Tabular Old Style Figures
This standard corresponds to the standard set to which is added a significant quantity of signs decided by the designer as a function of the typeface itself: small capitals, series of complete inferior and superior letters and numbers, titling capitals, etc. The detail of the characters available for each typeface is presented in the typeface specimen that you can download from our website.
This typeface takes its inspiration from the characters that one can find on the nameplates of French streets. For a long time, Damien Gauthier has been interested in these letters that everyone sees on a daily basis without really knowing them. No one seems to pay them any attention and yet they reveal themselves to be particularly interesting due to their great diversity. Though we can imagine that it is always a question of the same typeface, a closer study shows that a number of alphabets co-exist. One common point: elementary, robust forms, that seem more to have been traced than drawn by a few industrial draughtsmen, eager to be able to compose names of streets, avenues and boulevards in the restricted space of a standardised enamelled plate (well almost, this is France after all!)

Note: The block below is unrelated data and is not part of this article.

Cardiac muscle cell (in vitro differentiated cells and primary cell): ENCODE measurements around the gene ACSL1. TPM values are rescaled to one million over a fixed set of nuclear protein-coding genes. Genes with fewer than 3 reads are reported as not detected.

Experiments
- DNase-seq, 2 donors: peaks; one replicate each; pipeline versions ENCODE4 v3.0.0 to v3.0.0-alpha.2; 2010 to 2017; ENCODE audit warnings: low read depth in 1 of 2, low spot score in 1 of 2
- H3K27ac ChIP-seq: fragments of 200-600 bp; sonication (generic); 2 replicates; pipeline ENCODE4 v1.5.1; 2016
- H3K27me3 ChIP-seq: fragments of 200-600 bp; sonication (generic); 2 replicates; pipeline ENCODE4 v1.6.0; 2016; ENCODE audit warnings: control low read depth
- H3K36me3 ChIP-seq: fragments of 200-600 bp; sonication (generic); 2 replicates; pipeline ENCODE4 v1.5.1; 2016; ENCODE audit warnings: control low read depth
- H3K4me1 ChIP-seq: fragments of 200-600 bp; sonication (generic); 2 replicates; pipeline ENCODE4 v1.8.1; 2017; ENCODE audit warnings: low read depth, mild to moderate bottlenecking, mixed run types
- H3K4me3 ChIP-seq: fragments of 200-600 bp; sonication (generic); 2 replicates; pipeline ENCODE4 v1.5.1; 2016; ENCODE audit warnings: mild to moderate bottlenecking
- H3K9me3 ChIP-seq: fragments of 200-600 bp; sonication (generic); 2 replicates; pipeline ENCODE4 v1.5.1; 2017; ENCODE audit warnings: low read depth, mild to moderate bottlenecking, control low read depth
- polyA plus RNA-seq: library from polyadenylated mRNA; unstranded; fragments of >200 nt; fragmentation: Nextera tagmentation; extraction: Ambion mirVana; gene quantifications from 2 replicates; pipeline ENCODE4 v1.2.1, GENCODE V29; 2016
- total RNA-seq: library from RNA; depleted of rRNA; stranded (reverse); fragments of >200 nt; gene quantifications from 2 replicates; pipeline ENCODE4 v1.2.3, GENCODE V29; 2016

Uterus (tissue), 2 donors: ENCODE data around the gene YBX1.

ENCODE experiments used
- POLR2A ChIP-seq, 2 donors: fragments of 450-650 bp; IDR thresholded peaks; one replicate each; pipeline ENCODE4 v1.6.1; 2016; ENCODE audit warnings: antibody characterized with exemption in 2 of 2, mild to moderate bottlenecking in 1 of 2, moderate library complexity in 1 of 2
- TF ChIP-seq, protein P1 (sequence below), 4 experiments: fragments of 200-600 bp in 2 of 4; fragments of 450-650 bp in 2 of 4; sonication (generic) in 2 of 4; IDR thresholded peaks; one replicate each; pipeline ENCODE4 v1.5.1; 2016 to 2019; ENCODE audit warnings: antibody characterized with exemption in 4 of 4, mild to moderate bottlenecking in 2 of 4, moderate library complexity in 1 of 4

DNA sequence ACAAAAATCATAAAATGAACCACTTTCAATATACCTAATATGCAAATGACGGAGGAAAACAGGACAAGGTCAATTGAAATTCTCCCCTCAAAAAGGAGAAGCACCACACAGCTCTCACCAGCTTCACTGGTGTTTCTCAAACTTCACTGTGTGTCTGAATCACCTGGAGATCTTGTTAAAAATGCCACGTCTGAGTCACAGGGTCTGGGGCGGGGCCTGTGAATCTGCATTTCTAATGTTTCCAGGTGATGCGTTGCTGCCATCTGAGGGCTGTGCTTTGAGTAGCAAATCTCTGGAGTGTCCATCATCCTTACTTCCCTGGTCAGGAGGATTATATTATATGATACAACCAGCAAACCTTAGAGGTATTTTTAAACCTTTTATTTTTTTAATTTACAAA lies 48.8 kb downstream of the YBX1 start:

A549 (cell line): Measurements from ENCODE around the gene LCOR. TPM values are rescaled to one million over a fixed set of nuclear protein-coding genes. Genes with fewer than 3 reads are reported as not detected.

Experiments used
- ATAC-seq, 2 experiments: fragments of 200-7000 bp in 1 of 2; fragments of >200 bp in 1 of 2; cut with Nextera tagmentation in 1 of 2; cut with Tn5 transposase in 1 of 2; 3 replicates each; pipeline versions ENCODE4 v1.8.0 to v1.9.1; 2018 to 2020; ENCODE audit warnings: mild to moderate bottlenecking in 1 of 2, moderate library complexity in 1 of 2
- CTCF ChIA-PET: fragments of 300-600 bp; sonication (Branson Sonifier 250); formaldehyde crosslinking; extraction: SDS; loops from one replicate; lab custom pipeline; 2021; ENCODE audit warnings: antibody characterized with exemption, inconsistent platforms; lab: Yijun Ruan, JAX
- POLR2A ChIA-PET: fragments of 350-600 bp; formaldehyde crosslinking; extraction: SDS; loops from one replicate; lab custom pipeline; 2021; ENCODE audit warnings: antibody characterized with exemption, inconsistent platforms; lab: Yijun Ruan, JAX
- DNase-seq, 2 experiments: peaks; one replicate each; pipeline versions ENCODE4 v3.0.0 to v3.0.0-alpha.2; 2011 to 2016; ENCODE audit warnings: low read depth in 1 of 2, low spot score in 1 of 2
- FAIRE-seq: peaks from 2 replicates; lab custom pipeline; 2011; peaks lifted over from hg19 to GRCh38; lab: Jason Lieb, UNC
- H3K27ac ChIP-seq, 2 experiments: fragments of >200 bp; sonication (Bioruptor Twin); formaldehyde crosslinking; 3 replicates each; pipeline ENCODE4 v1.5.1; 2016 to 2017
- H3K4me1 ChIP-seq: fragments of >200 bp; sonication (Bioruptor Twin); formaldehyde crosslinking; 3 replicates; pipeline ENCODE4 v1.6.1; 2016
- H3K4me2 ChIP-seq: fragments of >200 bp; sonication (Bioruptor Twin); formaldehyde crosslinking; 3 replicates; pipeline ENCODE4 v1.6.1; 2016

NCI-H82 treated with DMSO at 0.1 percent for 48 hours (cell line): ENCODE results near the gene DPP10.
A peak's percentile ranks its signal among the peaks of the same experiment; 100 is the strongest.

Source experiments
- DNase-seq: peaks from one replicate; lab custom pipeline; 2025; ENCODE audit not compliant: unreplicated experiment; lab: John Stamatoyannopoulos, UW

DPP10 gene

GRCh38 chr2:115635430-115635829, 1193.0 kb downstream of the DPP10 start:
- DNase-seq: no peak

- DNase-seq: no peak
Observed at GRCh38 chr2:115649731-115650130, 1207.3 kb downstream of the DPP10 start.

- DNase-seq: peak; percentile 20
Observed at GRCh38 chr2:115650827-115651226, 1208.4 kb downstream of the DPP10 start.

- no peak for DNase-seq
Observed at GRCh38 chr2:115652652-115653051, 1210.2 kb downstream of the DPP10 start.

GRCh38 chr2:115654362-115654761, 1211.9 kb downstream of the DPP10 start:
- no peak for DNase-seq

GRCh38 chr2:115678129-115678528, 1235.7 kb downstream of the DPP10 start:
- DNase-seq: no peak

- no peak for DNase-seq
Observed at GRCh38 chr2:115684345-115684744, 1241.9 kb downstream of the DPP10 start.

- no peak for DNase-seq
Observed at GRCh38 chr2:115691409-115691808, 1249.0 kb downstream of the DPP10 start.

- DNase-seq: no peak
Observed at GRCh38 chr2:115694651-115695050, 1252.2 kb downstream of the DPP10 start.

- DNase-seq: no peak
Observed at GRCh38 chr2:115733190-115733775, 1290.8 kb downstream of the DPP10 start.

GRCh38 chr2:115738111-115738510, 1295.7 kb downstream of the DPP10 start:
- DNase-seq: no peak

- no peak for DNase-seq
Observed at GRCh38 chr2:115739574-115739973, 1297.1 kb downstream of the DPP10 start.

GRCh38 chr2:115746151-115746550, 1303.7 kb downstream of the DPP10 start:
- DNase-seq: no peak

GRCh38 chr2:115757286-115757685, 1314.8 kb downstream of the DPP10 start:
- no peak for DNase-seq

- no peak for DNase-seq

It is definitely not a question of smoothing out and unifying all of the drawings finishing with a slick and homogenous typeface! On the contrary, Damien Gautier wants these typefaces to conserve the disparity of the typographic forms that have been noted.
In an apparent logic of organisation and of design that somewhat amusedly reminds us of the method used by Adrian Frutiger for the Univers typeface, the different series of the Plaak conserve the independent designs in a certain number of details (accents, the specific forms of a few letters: G, K, M, Q, R, etc.)
This typeface is composed of 24 styles that display the typographic wealth of this source of inspiration.
“Plaak 1 – Sathonay”: very narrow characters;
“Plaak 2 – Griffon” and “Plaak 3 – Pradel”: narrow characters;
“Plaak 4 – Terme” and “Plaak 5 – Foch”: wide characters;
“Plaak 6 – Ney”: extra-wide characters.
Each serie (from 1 to 6) contains a number of weights and a set of capital and small capitals (because the lowercase letters were almost completely missing from French street signs). By activating the “Ligatures” function, a particular series of ligatures refer to the origin of this typeface…
Thanks to its many variants and its design that is rid of any outdated pastiche, this typeface reveals itself to have a large range of possible uses: press, publishing, signage, visual identity.
An enhanced version of lowercase letters is currently being studied. Its launch is planned for 2018.
With the efficient and precious help of Roxane Gataud.
Proportional Lining Figures
This standard corresponds to the Standard set to which are added specific signs depending on each typeface (alternative signs, stylistic signs, etc.) The detail of the available characters for each typeface is presented in the typeface specimen that you can download from our website.